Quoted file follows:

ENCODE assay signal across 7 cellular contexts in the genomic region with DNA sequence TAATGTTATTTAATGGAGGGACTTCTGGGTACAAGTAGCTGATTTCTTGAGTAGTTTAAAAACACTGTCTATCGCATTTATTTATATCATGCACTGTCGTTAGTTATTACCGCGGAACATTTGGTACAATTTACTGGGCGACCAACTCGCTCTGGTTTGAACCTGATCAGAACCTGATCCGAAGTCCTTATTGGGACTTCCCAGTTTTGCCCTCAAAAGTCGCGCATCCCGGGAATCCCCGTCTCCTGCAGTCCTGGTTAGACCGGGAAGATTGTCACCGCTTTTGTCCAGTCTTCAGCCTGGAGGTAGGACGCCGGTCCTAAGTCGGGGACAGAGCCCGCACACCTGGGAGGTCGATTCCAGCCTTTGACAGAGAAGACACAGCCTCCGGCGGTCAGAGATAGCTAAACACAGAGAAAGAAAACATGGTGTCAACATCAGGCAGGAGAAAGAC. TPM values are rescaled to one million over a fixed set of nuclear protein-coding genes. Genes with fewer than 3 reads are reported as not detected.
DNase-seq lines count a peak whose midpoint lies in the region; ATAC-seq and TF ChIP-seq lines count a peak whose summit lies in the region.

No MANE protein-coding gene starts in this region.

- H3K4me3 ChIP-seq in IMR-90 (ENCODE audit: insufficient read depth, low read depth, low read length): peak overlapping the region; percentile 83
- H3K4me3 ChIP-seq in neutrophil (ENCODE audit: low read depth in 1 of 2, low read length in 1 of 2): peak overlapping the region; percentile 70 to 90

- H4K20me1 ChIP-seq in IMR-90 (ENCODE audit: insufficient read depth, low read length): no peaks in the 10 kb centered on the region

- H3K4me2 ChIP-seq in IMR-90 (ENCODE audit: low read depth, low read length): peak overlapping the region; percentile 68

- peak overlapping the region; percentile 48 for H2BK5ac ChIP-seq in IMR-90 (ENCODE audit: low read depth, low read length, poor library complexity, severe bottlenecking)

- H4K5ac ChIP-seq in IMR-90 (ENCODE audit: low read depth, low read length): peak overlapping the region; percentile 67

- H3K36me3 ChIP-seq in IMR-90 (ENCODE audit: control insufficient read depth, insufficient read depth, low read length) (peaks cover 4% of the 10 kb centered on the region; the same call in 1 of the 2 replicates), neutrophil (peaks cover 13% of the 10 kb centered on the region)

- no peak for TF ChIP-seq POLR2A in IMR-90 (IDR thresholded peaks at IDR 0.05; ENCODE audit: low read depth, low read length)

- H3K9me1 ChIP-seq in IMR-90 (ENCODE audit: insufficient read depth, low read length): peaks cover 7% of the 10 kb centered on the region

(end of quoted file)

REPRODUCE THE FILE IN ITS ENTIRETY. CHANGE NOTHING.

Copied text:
ENCODE assay signal across 7 cellular contexts in the genomic region with DNA sequence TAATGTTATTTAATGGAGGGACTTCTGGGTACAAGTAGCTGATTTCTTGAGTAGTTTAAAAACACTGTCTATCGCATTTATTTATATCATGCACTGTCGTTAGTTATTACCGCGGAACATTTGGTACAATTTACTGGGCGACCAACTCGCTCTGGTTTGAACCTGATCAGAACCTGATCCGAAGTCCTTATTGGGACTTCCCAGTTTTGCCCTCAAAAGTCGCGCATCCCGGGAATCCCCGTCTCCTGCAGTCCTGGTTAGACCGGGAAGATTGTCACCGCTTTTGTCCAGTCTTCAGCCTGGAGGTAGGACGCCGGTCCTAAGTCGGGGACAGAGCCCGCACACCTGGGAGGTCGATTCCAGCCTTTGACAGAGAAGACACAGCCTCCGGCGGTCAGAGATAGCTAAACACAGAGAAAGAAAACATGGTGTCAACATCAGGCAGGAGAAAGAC. TPM values are rescaled to one million over a fixed set of nuclear protein-coding genes. Genes with fewer than 3 reads are reported as not detected.
DNase-seq lines count a peak whose midpoint lies in the region; ATAC-seq and TF ChIP-seq lines count a peak whose summit lies in the region.

No MANE protein-coding gene starts in this region.

- H3K4me3 ChIP-seq in IMR-90 (ENCODE audit: insufficient read depth, low read depth, low read length): peak overlapping the region; percentile 83
- H3K4me3 ChIP-seq in neutrophil (ENCODE audit: low read depth in 1 of 2, low read length in 1 of 2): peak overlapping the region; percentile 70 to 90

- H4K20me1 ChIP-seq in IMR-90 (ENCODE audit: insufficient read depth, low read length): no peaks in the 10 kb centered on the region

- H3K4me2 ChIP-seq in IMR-90 (ENCODE audit: low read depth, low read length): peak overlapping the region; percentile 68

- peak overlapping the region; percentile 48 for H2BK5ac ChIP-seq in IMR-90 (ENCODE audit: low read depth, low read length, poor library complexity, severe bottlenecking)

- H4K5ac ChIP-seq in IMR-90 (ENCODE audit: low read depth, low read length): peak overlapping the region; percentile 67

- H3K36me3 ChIP-seq in IMR-90 (ENCODE audit: control insufficient read depth, insufficient read depth, low read length) (peaks cover 4% of the 10 kb centered on the region; the same call in 1 of the 2 replicates), neutrophil (peaks cover 13% of the 10 kb centered on the region)

- no peak for TF ChIP-seq POLR2A in IMR-90 (IDR thresholded peaks at IDR 0.05; ENCODE audit: low read depth, low read length)

- H3K9me1 ChIP-seq in IMR-90 (ENCODE audit: insufficient read depth, low read length): peaks cover 7% of the 10 kb centered on the region